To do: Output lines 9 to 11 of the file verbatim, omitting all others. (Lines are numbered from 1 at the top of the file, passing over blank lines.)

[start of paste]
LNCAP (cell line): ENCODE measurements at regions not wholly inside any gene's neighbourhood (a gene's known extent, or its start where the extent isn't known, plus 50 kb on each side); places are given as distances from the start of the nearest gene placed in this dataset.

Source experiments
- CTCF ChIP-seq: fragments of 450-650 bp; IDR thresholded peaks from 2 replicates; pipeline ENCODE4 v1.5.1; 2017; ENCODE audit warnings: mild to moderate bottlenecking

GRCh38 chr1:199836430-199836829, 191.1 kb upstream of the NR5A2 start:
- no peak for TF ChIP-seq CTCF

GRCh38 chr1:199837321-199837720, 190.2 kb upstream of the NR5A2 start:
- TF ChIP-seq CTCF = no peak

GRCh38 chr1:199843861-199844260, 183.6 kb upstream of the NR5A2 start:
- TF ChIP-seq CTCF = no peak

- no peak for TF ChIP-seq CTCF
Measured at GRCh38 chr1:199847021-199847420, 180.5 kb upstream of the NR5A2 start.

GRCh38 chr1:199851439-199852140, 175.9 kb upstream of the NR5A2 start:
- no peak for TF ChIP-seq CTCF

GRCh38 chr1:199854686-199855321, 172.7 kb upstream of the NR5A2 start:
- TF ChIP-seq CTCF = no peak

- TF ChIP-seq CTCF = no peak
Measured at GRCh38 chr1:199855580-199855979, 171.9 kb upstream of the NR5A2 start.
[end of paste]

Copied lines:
- TF ChIP-seq CTCF = no peak

- no peak for TF ChIP-seq CTCF
Measured at GRCh38 chr1:199847021-199847420, 180.5 kb upstream of the NR5A2 start.